Flower Poetry Fridays: The Dahlia and Verbena

Welcome back to Flower Poetry Fridays with Mrs. Sigourney. Each Friday a new poem will be posted from her The Voice Of Flowers.


Maroon and White Dahlias
Colorful Dahlias

A TALL and richly drest Dahlia boasted. She
lifted up her head haughtily, as though she felt
herself a queen. Her lips moved, and she was
heard thus to soliloquize :—
     " I alone, of all the flowers around, am truly
beautiful. Which of them can compare with
me, in elegance of dress, or dignity of deport-
     Yet I suffer for want of society. I cannot
associate with those around, who are destitute
of my accomplishments.
     Here is an insipid Verbena at my feet, al-
ways trying to be sociable. She is so ill-bred
as to smile, when I meet her eye, as if she
were an acknowledged acquaintance.
     It is in vain that I strive to convince her of
her vulgarity. I cannot even look down with
out seeing her. I wish she would move away,
and give place to some neighbor, more proper
for one of my rank.
     I doubt whether she even knows that my
name is Lady Liverpool. I will throw her
a withering frown, and see if it is not possible
to repel her advances."
     That night there came an early frost. The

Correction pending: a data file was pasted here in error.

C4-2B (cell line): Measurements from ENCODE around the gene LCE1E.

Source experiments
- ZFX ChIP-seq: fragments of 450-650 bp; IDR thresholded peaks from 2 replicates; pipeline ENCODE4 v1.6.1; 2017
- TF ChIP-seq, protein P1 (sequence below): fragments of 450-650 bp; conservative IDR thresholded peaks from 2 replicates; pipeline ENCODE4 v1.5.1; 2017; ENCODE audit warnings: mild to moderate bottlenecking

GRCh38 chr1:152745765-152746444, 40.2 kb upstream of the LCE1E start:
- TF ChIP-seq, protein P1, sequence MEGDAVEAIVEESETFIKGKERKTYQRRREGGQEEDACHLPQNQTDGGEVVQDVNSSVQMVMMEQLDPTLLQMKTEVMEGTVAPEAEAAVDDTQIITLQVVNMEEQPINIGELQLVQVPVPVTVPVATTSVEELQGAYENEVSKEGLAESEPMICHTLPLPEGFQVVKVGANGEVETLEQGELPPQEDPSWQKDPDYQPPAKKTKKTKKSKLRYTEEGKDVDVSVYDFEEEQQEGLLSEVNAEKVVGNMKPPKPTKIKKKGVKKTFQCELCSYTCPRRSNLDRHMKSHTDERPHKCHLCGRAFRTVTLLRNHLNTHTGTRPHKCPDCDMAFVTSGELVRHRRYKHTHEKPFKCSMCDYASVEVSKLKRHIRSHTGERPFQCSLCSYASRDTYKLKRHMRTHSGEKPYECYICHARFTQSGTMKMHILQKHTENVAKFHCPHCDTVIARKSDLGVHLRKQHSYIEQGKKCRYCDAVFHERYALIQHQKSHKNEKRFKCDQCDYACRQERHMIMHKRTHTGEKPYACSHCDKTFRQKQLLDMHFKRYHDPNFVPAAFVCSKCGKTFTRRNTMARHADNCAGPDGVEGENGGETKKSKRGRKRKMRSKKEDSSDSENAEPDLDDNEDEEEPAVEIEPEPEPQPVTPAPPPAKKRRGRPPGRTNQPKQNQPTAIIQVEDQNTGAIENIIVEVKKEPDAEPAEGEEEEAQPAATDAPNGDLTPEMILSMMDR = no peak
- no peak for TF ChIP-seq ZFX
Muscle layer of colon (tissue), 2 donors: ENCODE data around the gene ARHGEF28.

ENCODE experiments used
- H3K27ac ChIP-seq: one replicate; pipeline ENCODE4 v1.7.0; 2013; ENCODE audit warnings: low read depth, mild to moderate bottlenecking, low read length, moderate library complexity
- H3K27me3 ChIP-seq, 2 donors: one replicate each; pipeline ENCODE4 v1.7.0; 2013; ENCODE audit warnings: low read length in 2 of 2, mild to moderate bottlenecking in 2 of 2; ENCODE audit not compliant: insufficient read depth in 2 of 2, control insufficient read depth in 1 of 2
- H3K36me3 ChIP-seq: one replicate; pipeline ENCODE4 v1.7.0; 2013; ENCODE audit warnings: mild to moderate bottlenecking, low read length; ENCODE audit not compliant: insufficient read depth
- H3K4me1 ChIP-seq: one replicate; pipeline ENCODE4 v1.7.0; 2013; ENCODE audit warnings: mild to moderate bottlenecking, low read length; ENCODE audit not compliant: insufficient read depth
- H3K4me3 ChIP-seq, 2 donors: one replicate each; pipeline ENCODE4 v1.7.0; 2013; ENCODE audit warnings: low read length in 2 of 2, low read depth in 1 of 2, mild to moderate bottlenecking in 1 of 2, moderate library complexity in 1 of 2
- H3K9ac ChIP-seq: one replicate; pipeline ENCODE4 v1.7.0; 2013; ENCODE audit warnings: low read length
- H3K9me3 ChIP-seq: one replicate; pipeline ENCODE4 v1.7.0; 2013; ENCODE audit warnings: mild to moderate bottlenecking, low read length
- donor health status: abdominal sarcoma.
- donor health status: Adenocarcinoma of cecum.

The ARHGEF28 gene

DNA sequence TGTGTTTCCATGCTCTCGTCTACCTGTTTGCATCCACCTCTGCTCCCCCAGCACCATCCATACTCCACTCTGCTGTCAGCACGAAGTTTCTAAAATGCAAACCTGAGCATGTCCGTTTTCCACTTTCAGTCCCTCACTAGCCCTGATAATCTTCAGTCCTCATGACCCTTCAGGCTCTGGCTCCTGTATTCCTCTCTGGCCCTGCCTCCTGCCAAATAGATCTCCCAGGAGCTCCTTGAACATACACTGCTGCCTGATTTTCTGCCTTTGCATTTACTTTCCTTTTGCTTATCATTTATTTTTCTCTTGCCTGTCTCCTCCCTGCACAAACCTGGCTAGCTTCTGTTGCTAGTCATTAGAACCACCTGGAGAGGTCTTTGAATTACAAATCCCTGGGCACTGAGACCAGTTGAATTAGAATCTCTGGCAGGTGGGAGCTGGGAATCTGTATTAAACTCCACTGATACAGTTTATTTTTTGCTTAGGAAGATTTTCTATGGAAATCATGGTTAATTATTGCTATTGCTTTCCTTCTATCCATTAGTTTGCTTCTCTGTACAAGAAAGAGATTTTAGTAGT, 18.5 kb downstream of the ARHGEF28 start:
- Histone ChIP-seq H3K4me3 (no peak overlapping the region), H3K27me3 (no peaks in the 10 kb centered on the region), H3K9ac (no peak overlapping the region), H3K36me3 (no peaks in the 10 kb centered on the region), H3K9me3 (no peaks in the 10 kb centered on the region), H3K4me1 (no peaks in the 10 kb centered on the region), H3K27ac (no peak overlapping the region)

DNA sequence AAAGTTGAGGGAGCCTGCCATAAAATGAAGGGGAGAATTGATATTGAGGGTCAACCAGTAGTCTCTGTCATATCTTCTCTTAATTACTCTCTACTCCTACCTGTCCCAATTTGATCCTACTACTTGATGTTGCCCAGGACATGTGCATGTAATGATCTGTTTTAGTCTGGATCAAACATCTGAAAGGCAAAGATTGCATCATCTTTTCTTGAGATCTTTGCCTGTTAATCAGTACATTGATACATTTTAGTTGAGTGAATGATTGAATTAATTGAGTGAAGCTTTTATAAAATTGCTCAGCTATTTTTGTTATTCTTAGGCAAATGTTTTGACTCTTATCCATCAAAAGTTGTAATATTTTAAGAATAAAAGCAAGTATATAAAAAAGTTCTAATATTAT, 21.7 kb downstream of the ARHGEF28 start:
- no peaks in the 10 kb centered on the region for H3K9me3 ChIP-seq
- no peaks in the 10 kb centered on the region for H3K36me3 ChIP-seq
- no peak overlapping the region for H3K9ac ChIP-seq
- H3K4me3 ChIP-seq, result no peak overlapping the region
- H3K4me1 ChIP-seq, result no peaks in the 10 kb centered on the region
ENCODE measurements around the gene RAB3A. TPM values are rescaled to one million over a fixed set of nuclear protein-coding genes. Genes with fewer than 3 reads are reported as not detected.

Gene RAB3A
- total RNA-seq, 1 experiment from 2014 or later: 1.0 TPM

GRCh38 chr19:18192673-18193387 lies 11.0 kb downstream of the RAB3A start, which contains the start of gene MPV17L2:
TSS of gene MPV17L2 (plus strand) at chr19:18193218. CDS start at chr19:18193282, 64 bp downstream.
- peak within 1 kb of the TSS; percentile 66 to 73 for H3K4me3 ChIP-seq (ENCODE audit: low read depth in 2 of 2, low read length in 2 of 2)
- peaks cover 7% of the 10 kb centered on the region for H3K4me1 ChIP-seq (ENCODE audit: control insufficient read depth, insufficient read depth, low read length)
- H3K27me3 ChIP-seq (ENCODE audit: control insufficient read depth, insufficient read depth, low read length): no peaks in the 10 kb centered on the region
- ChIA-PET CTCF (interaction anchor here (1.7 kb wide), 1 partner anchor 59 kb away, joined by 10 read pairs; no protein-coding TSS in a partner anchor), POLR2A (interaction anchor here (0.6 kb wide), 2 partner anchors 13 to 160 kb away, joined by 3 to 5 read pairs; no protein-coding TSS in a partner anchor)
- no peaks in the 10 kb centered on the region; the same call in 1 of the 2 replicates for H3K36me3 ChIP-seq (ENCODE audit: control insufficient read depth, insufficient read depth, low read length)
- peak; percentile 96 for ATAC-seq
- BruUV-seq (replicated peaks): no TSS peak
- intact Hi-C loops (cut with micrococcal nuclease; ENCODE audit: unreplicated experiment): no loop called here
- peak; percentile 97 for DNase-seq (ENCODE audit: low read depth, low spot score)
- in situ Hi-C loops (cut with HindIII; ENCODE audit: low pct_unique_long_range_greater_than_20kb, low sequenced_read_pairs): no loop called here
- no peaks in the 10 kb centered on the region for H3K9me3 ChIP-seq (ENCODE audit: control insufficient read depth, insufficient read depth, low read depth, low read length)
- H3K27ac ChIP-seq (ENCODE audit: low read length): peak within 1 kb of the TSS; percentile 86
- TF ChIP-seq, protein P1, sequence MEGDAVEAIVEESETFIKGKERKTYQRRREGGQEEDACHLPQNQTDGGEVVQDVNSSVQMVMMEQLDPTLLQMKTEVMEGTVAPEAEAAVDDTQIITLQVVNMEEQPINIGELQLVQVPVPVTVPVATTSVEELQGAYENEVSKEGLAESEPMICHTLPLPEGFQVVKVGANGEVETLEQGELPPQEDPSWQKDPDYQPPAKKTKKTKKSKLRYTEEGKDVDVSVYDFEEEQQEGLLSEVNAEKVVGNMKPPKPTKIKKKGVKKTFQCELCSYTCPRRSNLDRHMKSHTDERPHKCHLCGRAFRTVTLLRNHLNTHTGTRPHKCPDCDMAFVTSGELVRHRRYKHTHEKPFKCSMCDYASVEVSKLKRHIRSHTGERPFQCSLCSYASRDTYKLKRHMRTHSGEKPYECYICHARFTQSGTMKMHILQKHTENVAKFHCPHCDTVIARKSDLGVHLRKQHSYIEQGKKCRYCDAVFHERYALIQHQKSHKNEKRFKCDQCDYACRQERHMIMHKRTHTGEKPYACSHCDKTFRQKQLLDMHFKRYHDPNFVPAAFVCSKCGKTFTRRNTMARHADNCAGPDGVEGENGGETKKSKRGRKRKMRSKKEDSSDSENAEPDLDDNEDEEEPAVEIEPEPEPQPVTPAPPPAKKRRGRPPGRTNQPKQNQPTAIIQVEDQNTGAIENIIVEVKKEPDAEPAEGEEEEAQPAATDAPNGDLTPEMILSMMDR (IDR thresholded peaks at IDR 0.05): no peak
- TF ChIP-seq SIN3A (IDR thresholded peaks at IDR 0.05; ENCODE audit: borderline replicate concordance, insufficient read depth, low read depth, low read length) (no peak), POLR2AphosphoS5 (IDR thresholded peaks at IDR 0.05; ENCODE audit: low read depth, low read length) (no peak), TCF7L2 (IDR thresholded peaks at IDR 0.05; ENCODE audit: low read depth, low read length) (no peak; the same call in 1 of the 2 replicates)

splendid robes of the Dahlia were ruined by
its chilling touch. She hung her head in bit-
terness, and was ashamed to be seen.
     But the little pale-cheeked Verbena, whom
she had so long despised, looked meekly up,
and spoke kind and cheering words. It had
been sheltered from the frost by the drapery
of its proud neighbor.
     Forgetting the disdainful demeanor of the
Dahlia, it tenderly ministered to its sorrows,
and sent up its sweetest perfumes, to cheer
her, like a cloud of incense.
     And as I bent down, admiring its sympathy,
there seemed to come from its meek example,
a gentle voice, " Go thou and do likewise."

Somehow, the meek Verbena was really good at letting the disdainful words of the Dahlia roll off her back. For at the end she comforted her cruel neighbor.

Being able to give such sweet offerings to one that despised her, the Verbena teaches us a lesson on sympathy.

Genuine care for her fellow flower. Let’s hope this catches on!

Come back next Friday for the next installment in our series of flower poems from Mrs. Sigourney’s The Voice of Flowers, “The Desert Flower”.

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